Walter Scott, Jr. College of Engineering

Graduate Exam Abstract

Zheng Wang
Ph.D. Final
May 18, 2011, 10am-12pm
ECE Conference Room
Channel Coding for Network Communication: An Information Theoretic Perspective
Abstract: Channel coding helps a communication system to
combat noise and interference by adding
``redundancy'' to the source message. Theoretical
fundamentals of channel coding in point-to-point
systems have been intensively studied in the field
of information theory, which was proposed by
Claude Shannon in his celebrated work in 1948. A
set of landmark results haven been developed to
characterize the performance limitations in terms
of the rate and reliability tradeoff bounds.
However, unlike its success in point-to-point
systems, information theory has not yielded as
rich results in network communication, which has
been a key a research focus over the past two
decades. Due to the limitations posed by some of
the key assumptions in classical information
theory, network information theory is far from
being mature and complete. For example, classical
information theoretic model assumes that
communication parameters such as the information
rate should be jointly determined by all
transmitters and receivers. Communication should
be carried out continuously over a long time
duration such that the overhead of communication
coordination becomes negligible. Communication
channel should be stationary in order for the
coding scheme to transform the randomness in
channel noise into deterministic statistics. These
assumptions, although reasonable in a point-to-
point system, do not permit an extensive
application of channel coding in network systems
because they essentially ignored the dynamic
nature of network communication. Network systems
deal with bursty message transmissions between
highly dynamic users. For various reasons, joint
determination of key communication parameters
before message transmission is often infeasible or
expensive. Communication channels can often be
non-stationary due to unexpected interference. The
objective of this work is to extend information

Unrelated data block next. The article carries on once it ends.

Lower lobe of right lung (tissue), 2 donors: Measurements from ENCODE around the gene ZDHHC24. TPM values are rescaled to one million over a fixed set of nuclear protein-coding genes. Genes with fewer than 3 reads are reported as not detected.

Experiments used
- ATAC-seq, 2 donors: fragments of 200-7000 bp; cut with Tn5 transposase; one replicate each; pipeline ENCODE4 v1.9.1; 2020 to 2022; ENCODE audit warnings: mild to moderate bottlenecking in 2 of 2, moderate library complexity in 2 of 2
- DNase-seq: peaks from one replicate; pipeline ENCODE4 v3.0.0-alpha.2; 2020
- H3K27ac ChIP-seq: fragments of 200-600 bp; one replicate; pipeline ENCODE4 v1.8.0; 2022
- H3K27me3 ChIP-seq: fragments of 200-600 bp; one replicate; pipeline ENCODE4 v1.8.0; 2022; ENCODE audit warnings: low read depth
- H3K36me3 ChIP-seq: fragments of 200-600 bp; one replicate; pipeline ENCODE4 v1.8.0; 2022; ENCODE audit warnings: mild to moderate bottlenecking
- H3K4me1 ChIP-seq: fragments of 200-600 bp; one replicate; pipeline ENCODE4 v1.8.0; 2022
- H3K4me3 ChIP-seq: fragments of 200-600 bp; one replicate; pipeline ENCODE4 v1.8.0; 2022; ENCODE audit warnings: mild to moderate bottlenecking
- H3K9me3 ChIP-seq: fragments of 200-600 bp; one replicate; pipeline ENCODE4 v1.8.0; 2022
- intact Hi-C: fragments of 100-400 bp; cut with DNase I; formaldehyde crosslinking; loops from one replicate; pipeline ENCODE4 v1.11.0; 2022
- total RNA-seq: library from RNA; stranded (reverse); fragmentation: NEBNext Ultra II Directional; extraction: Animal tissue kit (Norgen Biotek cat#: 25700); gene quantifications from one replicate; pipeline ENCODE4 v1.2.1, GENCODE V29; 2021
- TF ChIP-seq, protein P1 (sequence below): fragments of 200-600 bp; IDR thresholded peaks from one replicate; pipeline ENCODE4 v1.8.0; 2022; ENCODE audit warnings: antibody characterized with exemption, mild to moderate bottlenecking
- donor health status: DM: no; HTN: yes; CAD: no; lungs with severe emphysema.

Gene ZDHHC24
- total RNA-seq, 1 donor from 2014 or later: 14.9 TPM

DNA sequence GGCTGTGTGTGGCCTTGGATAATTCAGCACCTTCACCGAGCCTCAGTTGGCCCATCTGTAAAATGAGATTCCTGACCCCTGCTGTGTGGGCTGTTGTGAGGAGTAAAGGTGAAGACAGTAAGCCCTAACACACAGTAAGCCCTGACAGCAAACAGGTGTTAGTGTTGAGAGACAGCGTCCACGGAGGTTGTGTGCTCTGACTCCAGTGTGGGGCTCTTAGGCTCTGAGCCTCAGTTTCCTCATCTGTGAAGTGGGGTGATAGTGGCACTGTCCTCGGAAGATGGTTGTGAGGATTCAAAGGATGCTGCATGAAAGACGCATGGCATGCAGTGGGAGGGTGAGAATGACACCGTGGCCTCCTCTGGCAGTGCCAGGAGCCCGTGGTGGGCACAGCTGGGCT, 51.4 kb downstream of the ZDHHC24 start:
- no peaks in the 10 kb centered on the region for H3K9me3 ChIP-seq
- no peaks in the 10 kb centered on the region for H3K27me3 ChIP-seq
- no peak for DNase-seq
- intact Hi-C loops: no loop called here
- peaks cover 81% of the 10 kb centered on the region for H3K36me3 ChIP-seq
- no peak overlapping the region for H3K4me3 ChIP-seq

theory toward network communications scenarios. We
develop new channel coding results, in terms of
the communication rate and error performance
tradeoff, for several non-classical communication
models, in which key assumptions made in classical
channel coding do not hold.
Adviser: J. Rockey Luo
Co-Adviser: N/A
Non-ECE Member: Anton Betten, Department of Mathematics
Member 3: Louis L. Scharf, Electrical & Computer Engineering
Addional Members: Edwin K. Chong, Electrical & Computer Engineering
Journal Papers: 1. Z. Wang, J. Luo, "Approaching Blokh-Zyablov Error Exponent with Linear-Time Encodable/Decodable Codes," IEEE Communications Letters, Vol. 13, No. 6, pp. 438-440, June 2009. 2. Z. Wang, J. Luo, "Fountain Communication using Concatenated Codes," submitted to IEEE Trans. on Information Theory. 3. Z. Wang, J. Luo, "Error Performance of Channel Coding in Random Access Communication," submitted to IEEE Trans. on Information Theory. 4. Z. Wang, J. Luo, "Channel Coding for Random Multiple Access Communication," to be submitted to IEEE Trans. on Information Theory. Conference Papers: 1. Z. Wang, J. Luo, "Coding Theorems for Random Access Communication over Compound Channel," IEEE International Symposium on Information Theory, Saint Petersburg, Russia, July 2011. 2. Z. Wang, J. Luo, "Achievable Error Exponent of Channel Coding in Random Access Communication," IEEE International Symposium on Information Theory, Austin, TX, June 2010. 3. Z. Wang, J. Luo, "Concatenated Fountain Codes," IEEE International Symposium on Information Theory, Seoul, Korea, June 2009.
Program of Study: